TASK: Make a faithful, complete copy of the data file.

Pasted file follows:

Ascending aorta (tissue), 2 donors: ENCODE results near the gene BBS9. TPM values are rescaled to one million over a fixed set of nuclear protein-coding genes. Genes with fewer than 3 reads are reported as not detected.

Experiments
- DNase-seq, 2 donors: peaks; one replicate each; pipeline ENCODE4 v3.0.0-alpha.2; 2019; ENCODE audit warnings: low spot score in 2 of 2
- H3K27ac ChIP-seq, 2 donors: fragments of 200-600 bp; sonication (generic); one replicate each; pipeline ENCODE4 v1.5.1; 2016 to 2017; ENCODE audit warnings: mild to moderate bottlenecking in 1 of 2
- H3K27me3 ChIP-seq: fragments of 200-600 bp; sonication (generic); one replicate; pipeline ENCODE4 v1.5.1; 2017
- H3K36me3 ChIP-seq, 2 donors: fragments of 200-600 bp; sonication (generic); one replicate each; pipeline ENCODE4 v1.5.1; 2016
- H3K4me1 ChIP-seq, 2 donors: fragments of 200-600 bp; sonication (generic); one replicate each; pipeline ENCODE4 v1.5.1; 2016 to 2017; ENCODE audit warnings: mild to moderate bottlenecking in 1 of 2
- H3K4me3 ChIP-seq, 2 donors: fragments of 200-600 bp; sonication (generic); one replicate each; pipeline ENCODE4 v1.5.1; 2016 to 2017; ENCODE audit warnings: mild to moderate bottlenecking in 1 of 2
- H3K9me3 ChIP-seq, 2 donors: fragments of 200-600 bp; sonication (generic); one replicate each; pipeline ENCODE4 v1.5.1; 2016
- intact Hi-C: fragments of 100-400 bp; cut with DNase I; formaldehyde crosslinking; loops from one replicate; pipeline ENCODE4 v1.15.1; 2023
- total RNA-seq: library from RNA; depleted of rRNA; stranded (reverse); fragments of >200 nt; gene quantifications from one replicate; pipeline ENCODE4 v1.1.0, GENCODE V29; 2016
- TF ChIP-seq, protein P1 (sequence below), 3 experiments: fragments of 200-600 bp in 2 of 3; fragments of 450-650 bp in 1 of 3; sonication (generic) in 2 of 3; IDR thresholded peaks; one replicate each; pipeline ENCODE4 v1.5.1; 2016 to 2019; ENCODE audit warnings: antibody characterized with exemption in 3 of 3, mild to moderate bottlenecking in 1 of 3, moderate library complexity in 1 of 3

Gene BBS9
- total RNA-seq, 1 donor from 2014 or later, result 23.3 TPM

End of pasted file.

Ascending aorta (tissue), 2 donors: ENCODE results near the gene BBS9. TPM values are rescaled to one million over a fixed set of nuclear protein-coding genes. Genes with fewer than 3 reads are reported as not detected.

Experiments
- DNase-seq, 2 donors: peaks; one replicate each; pipeline ENCODE4 v3.0.0-alpha.2; 2019; ENCODE audit warnings: low spot score in 2 of 2
- H3K27ac ChIP-seq, 2 donors: fragments of 200-600 bp; sonication (generic); one replicate each; pipeline ENCODE4 v1.5.1; 2016 to 2017; ENCODE audit warnings: mild to moderate bottlenecking in 1 of 2
- H3K27me3 ChIP-seq: fragments of 200-600 bp; sonication (generic); one replicate; pipeline ENCODE4 v1.5.1; 2017
- H3K36me3 ChIP-seq, 2 donors: fragments of 200-600 bp; sonication (generic); one replicate each; pipeline ENCODE4 v1.5.1; 2016
- H3K4me1 ChIP-seq, 2 donors: fragments of 200-600 bp; sonication (generic); one replicate each; pipeline ENCODE4 v1.5.1; 2016 to 2017; ENCODE audit warnings: mild to moderate bottlenecking in 1 of 2
- H3K4me3 ChIP-seq, 2 donors: fragments of 200-600 bp; sonication (generic); one replicate each; pipeline ENCODE4 v1.5.1; 2016 to 2017; ENCODE audit warnings: mild to moderate bottlenecking in 1 of 2
- H3K9me3 ChIP-seq, 2 donors: fragments of 200-600 bp; sonication (generic); one replicate each; pipeline ENCODE4 v1.5.1; 2016
- intact Hi-C: fragments of 100-400 bp; cut with DNase I; formaldehyde crosslinking; loops from one replicate; pipeline ENCODE4 v1.15.1; 2023
- total RNA-seq: library from RNA; depleted of rRNA; stranded (reverse); fragments of >200 nt; gene quantifications from one replicate; pipeline ENCODE4 v1.1.0, GENCODE V29; 2016
- TF ChIP-seq, protein P1 (sequence below), 3 experiments: fragments of 200-600 bp in 2 of 3; fragments of 450-650 bp in 1 of 3; sonication (generic) in 2 of 3; IDR thresholded peaks; one replicate each; pipeline ENCODE4 v1.5.1; 2016 to 2019; ENCODE audit warnings: antibody characterized with exemption in 3 of 3, mild to moderate bottlenecking in 1 of 3, moderate library complexity in 1 of 3

Gene BBS9
- total RNA-seq, 1 donor from 2014 or later, result 23.3 TPM